07/14/2011 2:17PM

Colonial Downs: Street Game means a lot for Serpe


A victory in any race with a $600,000 purse would be special. A victory in Saturday’s $600,000 Virginia Derby would likely rank as the highlight of trainer Phil Serpe’s 27-year training career.

It will be with a heavy heart and a sense of purpose that Serpe will saddle Street Game in Saturday’s Grade 2 Virginia Derby at Colonial Downs. Street Game will be among the first horses Serpe will start for Flying Zee Stables since its owner/breeder, Carl Lizza Jr., died on July 1 at the age of 73. Street Game, coming off a monster 7 1/4-length victory in the Grade 3 Hill Prince at Belmont Park on June 18, is the epitome of the type of horse Lizza has been attempting to get since he revamped his program seven years ago.

“There’s a feeling like we got to get this done for the boss – that’s what I feel like,” Serpe said earlier this week. “There’s nothing we would love to do better. Carl waited a long time to get a quality horse like this. It would mean everything for us to get the victory for him, [Lizza’s widow] Viane, and the family.’’

Street Game, a New York-bred son of Street Cry, will be more than just a sentimental favorite in the Virginia Derby, a 1 1/4-mile turf race restricted to 3-year-olds that drew a competitive field of 12. Street Game enters the race on a three-race winning streak, has a versatile running style, and has the pedigree to suggest that stretching out from a mile to 10 furlongs is within his scope.

“We’ve never done it, so we don’t know it, but pedigree-wise he’s supposed to be able to do it,” Serpe said about the distance. “His father made a living doing it.”

Street Game won the Hill Prince in front-running fashion, taking advantage of a paceless race. But his two previous victories – against restricted company – came from a stalking position. There does not appear to be much speed signed up in the Virginia Derby. Edgar Prado, who was also close friends with Lizza, replaces the injured Ryan Curatolo aboard Street Game.

Tom Proctor sends out the morning-line favorite Banned, who comes off wins in the American Turf and Jefferson Cup – both at Churchill Downs. He won the American Turf from well off the pace and the Jefferson Cup from an attending position.

Banned is by 2004 Virginia Derby winner Kitten’s Joy and has stamina influence Sadler’s Wells in his pedigree, giving Proctor hope his horse can get the 1 1/4-mile distance.

“That’s something you got to be concerned about, but he’s got [the pedigree] and he’s a great mover, that says he can go a mile and a quarter,” Proctor said.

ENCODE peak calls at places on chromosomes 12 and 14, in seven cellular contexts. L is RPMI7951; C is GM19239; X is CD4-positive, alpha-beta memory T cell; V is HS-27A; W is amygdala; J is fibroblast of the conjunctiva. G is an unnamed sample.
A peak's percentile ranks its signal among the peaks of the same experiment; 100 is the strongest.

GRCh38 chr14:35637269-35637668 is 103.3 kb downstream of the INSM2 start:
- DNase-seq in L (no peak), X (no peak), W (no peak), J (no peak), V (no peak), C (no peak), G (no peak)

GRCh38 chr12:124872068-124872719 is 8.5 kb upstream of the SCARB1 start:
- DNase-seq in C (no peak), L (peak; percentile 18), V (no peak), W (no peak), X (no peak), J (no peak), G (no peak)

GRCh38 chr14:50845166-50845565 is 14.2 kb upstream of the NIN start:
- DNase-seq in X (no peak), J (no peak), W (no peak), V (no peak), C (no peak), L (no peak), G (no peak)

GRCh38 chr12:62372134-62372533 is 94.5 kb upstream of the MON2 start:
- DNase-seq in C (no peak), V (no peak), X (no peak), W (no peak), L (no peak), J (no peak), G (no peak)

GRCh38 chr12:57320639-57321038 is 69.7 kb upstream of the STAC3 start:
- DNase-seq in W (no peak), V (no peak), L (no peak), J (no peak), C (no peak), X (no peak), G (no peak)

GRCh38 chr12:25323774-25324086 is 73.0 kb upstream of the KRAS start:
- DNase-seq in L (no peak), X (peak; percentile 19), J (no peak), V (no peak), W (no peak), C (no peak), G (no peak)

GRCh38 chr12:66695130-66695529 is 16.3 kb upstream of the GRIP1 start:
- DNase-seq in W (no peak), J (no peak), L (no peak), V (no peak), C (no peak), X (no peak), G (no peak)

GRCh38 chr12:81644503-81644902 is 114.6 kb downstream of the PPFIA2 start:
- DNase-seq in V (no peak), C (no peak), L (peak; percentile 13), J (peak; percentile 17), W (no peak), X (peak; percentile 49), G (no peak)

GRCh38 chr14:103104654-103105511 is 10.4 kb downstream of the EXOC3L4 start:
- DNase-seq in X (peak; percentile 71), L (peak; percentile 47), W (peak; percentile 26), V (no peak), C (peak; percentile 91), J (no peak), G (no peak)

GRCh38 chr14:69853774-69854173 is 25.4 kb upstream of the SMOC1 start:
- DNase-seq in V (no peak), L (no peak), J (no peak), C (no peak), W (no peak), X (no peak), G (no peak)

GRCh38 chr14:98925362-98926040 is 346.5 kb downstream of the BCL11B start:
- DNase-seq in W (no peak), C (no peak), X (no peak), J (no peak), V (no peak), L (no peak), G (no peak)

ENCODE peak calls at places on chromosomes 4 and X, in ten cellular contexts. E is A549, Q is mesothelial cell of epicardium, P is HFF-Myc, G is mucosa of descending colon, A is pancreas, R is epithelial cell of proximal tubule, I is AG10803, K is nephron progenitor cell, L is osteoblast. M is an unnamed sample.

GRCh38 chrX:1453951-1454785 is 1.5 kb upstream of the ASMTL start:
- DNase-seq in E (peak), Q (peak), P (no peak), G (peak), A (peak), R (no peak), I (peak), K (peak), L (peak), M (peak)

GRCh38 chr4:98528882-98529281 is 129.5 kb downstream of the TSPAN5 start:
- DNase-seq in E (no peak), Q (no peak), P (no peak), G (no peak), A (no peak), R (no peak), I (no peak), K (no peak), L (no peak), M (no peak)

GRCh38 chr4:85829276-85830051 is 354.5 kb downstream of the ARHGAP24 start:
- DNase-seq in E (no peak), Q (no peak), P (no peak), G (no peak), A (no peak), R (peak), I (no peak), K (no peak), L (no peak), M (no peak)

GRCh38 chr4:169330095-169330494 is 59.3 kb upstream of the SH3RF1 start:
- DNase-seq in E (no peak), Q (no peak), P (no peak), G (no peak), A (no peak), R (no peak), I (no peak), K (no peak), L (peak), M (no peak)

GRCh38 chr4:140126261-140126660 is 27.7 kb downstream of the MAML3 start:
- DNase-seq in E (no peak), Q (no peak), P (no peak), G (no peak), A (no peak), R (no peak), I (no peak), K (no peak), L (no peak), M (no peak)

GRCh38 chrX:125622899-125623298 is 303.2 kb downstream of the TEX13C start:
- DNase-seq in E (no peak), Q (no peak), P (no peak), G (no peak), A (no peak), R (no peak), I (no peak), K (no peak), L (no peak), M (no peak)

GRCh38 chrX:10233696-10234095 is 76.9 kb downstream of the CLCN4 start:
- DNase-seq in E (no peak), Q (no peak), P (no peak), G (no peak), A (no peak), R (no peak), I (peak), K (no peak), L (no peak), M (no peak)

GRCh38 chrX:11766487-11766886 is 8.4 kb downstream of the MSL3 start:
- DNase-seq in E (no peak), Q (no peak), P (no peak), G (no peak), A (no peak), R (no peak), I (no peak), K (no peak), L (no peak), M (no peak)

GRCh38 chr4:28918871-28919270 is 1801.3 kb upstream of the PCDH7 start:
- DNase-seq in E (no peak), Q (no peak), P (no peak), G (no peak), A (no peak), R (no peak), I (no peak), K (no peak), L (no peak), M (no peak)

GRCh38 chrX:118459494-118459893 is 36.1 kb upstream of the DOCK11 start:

Air Support finished third to Banned in the American Turf and second to Street Game in the Hill Prince. But trainer Shug McGaughey feels the 1 1/4 miles should be ideal for his son of Smart Strike.

“I think going a mile and a quarter we’ll be doing a lot better,” McGaughey said. “He seems to be doing real well. He had a very good work [at Belmont] the other day.”

King Congie is another with a sentimental story behind him. Owned by West Point Thoroughbreds, King Congie is named after one of that group’s longtime employees, Congie DeVito, who died in February from osteogenesis imperfecta, or brittle bone disease.

King Congie has finished first in all three of his turf races, though he was disqualified and placed third in the Hallandale Beach at Gulfstream on Feb. 6. Since then, he ran third, beaten a head in the Blue Grass and was seventh in the Preakness.

“His only bad race was the Preakness,” trainer Tom Albertrani said. “All his other races it looked like he finished well.”

Crimson China has displayed a sensational turn of foot winning an allowance race at Gulfstream in February and the Lamplighter at Monmouth in May. Graham Motion trains Crimson China for Team Valor International and has Julien Leparoux to ride.

Callingahardten has won his last two on turf, including a maiden score at 1 3/16 miles. Thirtyfirststreet won the Lone Star Derby at 21-1

Watch Me Go, The Waco Kid, Benergy, Newsdad, and Casino Host complete the field.

The Virginia Derby (8:05 p.m. eastern post) is the last of eight consecutive turf races to begin the 14-race card that begins at 5 p.m. It is the last leg of an all-stakes pick five that includes a trio of $50,000 races and the $150,000 Virginia Oaks for 3-year-old fillies.